All outward appearances suggested she would fit right in. Strawberry blonde braids. Blue eyes. A button nose. Proportions carefully traced between the extremes of plump and lean.
Yet Maggie was spending her first year of school utterly alone.
Her father had done his best to solve the problem by inviting a procession of classmates over. She wore her dress with a big red bow blooming from the waist and tiny cherries dancing along the folds of the skirt. There were dolls and a blue china tea set to play with. For lunch, he served peanut butter and jelly sandwiches immaculately shaven of their crusty beards.
Still, none of the girls ever returned. And they continued to snub her on the playground. Somehow they could tell she was different, and they didn’t like it one bit.
It was time for plan B.
“My little pearl, we must make some friends for you.”
“But we have already tried, Daddy!” The bridge of her button nose buckled in protest.
“No, I mean like this.”
He reached down to open the bottom drawer of his desk and took out a lacquered case of colored pencils. They were the silver-wrapped ones he used for work. As he lifted the lid she wondered at their tall and pointed bodies standing in rows, like proud warriors. He scanned the rainbow of lead, all the while stroking his wiry red beard. When he found the color he was looking for, a cobalt blue, he pulled it from the tin and began drawing on the pad in front of him. She climbed onto his lap for a better view.
First a light teardrop appeared, tipped over, as though a gust of side wind had ripped it from a cheek and was dragging it across the paper.
Next, another teardrop double the size was sketched just below and a little to the right of the first one. This one was tipped over in the opposite direction.
Then a miniature teardrop took shape right inside the giant one, following its exact outline.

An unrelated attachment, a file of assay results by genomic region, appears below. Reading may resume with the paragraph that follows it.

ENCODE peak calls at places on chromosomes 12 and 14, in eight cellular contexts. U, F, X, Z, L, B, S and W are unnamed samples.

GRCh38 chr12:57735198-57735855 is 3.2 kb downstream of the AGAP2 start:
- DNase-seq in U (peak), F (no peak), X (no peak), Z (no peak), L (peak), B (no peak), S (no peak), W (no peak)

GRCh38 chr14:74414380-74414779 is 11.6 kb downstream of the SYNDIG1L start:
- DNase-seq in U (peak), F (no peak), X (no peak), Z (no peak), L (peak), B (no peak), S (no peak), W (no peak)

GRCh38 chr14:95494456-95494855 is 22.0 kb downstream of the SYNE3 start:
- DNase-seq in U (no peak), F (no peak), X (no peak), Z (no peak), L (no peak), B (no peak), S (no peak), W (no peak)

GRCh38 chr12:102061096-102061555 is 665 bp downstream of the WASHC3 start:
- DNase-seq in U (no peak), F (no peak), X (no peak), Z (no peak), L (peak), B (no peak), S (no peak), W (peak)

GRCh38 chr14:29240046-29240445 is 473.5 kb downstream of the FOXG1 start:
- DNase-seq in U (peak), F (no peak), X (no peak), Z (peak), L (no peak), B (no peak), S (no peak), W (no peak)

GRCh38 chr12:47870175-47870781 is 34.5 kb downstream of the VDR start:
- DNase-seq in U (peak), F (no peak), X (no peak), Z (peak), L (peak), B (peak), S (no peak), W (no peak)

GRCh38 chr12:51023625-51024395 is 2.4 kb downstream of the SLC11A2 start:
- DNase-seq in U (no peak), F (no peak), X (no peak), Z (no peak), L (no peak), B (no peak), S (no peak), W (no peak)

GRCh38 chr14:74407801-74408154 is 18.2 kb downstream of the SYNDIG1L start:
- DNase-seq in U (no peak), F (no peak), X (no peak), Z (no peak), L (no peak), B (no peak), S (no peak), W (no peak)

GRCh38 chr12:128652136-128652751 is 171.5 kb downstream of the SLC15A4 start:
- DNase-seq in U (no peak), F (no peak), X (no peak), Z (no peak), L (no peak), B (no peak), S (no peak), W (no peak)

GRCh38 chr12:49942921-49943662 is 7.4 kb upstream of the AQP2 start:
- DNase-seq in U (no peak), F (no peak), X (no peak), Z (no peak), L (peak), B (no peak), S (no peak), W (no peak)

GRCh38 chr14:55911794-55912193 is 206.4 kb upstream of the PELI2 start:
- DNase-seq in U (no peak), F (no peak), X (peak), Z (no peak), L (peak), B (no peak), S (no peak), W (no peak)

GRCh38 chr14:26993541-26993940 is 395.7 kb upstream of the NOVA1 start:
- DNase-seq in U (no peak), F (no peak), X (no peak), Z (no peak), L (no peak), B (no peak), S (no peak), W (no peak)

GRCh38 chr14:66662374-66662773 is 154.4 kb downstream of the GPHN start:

“It’s a bird!” she shouted, squeezing her palms together in excitement. His whiskery cheeks lifted in a smile as he defined the beak, added a crest on its head, some feathers on the wing and a pair of matching legs and feet. Finally he stamped down the dot of the pupil, and the two sat in silence for a few moments, contemplating the drawing.
Soon there was a rustling of the paper. A wing fluttered, an eye winked, and one scrawny leg stretched off the page, followed by the other. Before the girl’s widening eyes, the little bird had crept into a third dimension and began hopping around on the desk. It chirped twice and stood perfectly still, staring intently at its creator.
Dad gave a slight nod of permission to the newborn creature, and it flew in one gentle arc up to his daughter’s shoulder. Maggie gasped, startled by the unexpected presence that had settled upon her. But as she exhaled, her breath unraveled into a stream of giggles. Miniscule claws were just barely pricking through the fabric of her puff sleeve, tickling her skin.
“Surely he has a name, he whispered. “What must it be?”
She closed her eyes and as he watched her he imagined wheels turning diligently behind those lids.
“Frank”, she responded. Her eyes popped open and she turned her head towards her shoulder. “Frank, let’s go outside.” The bird cocked its head to one side as she spoke, then sang a short, shrill note of affirmation.